The Supreme Court has handed down its decision in the case of Marks and Spencer plc v BNP Paribas Securities Services Trust Company (Jersey) Limited & Anor. The claim related to the tenant’s break clause in the lease, which was exercised by M&S to determine the lease on 24 January 2012. In order to exercise the break, M&S had to ensure that it paid the full quarter’s rent which fell due on 25 December 2011. As well as paying all rent sums due, M&S had to pay the sum of £919,800 plus VAT if it wanted to break on 24 January 2012.
The issue before the court was whether M&S could recover the apportioned rent for the period from 24 January to 24 March 2012.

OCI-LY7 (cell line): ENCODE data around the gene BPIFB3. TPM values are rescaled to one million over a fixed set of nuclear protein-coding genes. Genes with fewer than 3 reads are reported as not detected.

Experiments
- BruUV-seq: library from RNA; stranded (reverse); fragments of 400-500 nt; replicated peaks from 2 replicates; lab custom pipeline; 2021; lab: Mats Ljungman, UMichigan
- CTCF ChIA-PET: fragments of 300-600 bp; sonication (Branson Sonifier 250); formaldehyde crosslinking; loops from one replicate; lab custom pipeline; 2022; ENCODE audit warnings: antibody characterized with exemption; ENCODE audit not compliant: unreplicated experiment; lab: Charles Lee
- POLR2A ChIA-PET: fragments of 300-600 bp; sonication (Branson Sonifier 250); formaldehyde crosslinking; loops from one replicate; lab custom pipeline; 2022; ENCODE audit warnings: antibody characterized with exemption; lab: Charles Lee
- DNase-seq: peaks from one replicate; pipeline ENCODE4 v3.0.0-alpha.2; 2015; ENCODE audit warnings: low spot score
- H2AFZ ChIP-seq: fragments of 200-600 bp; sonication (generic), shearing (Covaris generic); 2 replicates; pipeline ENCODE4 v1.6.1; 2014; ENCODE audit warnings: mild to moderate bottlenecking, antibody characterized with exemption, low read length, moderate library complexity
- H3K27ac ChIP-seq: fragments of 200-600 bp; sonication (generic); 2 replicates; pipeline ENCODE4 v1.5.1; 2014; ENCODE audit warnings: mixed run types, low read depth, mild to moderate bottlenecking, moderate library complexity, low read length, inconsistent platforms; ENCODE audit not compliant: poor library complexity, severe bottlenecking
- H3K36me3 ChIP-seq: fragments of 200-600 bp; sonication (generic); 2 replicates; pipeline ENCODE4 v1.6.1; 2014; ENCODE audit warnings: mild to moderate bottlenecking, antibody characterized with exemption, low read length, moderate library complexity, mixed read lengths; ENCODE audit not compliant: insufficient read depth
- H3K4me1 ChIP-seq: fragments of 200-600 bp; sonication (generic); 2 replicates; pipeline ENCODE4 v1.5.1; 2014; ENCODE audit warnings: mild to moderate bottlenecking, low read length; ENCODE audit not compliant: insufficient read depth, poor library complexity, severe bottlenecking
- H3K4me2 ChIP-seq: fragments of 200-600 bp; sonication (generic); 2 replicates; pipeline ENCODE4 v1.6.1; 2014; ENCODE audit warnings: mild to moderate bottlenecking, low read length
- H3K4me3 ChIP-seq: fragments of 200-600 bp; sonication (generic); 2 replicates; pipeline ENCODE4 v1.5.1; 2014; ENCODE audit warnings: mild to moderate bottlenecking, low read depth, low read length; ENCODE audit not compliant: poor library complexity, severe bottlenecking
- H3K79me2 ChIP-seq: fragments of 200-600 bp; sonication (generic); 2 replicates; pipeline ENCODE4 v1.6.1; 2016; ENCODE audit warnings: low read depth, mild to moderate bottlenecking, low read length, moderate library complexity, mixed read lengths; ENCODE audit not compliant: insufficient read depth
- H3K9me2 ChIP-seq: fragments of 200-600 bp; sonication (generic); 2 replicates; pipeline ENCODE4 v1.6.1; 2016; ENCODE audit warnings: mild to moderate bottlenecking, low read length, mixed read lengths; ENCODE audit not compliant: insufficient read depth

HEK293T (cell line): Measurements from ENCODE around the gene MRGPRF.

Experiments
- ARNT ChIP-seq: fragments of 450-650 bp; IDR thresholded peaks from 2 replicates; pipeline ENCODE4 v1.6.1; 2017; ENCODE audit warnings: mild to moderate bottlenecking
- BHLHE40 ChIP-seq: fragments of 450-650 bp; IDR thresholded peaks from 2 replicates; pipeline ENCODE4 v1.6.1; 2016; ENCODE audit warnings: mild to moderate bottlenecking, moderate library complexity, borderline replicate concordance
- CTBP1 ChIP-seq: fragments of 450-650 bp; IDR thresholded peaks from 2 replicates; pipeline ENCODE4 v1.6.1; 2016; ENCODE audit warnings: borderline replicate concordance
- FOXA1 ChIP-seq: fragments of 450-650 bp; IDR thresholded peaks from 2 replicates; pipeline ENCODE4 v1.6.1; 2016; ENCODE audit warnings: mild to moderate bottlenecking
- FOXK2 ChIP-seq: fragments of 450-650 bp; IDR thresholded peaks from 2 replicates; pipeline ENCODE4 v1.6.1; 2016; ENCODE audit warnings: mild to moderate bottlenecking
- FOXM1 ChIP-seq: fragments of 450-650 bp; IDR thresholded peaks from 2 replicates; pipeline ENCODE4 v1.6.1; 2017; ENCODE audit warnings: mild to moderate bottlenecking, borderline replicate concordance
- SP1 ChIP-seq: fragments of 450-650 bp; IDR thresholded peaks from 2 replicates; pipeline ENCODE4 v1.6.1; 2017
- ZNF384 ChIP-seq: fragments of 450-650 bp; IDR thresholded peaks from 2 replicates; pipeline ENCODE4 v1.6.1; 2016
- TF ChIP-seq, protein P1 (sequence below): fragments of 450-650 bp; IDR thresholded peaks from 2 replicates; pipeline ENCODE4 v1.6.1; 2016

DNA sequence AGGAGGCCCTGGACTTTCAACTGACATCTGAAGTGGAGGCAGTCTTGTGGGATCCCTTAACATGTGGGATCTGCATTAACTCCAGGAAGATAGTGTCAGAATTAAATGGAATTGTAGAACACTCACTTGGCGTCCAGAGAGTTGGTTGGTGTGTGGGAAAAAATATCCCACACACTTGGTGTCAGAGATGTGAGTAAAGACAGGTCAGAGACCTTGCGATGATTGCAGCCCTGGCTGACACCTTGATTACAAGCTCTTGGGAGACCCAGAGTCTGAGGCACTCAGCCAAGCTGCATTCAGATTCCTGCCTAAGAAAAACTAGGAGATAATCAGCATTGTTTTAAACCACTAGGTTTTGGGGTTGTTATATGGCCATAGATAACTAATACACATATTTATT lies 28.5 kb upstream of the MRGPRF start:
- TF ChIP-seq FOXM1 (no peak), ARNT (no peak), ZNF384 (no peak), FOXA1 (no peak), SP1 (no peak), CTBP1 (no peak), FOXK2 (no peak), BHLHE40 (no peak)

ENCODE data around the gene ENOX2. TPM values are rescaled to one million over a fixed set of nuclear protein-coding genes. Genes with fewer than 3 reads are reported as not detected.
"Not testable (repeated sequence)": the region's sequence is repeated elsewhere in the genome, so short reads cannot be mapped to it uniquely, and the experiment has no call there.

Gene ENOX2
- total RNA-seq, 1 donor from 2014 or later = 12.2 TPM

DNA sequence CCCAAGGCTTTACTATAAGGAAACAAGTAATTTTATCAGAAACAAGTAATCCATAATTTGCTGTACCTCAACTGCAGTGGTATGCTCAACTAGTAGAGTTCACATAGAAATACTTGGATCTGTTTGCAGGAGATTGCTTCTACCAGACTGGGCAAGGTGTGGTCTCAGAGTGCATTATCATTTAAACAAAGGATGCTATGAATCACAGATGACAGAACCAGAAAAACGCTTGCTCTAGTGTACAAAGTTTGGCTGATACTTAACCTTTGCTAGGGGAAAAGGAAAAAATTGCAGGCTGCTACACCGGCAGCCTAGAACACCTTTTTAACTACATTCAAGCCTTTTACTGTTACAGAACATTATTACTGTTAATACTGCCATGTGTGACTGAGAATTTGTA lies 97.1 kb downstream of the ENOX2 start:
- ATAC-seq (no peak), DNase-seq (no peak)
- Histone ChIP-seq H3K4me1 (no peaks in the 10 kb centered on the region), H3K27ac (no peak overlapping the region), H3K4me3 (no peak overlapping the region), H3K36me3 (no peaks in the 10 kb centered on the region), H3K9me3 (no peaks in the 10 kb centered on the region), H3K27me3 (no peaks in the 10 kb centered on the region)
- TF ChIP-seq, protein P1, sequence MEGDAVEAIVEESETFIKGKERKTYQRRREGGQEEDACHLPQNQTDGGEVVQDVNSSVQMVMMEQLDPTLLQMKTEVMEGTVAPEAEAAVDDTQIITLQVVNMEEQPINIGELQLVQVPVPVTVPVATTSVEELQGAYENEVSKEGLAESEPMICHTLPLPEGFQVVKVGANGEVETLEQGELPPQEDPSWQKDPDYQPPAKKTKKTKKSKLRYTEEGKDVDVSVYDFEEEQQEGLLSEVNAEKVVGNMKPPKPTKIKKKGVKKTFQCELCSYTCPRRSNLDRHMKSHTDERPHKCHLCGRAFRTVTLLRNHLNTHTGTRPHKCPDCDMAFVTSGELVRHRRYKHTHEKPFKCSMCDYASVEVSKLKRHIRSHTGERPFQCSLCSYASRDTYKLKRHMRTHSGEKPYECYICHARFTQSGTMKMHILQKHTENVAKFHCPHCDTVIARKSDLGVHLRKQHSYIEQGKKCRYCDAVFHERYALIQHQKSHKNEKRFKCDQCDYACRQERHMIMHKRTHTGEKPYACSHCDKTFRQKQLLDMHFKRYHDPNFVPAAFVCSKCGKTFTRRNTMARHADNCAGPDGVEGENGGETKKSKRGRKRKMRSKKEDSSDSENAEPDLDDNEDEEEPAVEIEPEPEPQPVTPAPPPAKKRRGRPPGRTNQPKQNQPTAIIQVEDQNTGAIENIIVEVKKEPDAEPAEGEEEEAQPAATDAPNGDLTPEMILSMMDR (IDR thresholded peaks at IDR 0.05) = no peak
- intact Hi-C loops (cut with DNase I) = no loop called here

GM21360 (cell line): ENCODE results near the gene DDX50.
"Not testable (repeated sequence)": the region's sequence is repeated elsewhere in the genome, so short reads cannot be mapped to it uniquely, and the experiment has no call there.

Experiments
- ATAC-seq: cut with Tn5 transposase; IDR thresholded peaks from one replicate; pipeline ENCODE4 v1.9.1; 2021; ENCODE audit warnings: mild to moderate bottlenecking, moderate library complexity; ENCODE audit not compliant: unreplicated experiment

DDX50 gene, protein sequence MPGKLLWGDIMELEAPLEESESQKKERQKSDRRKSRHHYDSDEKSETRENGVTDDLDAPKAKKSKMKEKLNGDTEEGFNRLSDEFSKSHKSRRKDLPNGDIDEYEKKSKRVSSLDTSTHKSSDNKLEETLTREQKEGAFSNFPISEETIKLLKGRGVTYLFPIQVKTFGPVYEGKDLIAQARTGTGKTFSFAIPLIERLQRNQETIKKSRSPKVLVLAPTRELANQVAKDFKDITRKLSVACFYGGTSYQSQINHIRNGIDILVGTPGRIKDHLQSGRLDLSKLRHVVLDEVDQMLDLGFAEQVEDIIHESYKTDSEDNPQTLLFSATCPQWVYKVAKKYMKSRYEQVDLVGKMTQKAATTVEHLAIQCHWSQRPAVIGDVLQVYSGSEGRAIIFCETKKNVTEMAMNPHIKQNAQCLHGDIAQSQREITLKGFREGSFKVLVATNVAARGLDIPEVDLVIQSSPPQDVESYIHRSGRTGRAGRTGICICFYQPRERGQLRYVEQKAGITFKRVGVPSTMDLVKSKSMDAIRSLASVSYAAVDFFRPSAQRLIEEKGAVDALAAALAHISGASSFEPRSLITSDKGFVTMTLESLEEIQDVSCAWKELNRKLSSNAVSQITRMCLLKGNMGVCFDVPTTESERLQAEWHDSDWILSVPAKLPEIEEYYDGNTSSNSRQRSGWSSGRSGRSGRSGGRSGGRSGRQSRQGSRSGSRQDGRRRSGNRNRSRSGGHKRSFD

There was no specific clause in the lease which entitled M&S to make such a recovery. However, M&S issued proceedings and, at first instance, the Judge held that M&S was entitled to a recovery, by implying a clause into the lease on the basis of “commercial common sense”. In other words, any reasonable person would not expect to have to pay rent for a period after it had vacated the premises. The landlord, BNP, appealed that decision to the Court of Appeal and the original decision was overturned, meaning that M&S were not entitled to make any recovery. M&S appealed further to the Supreme Court.
The decision of the Supreme Court to uphold the Court of Appeal’s decision reaffirms the position that there will be no refund without an express clause.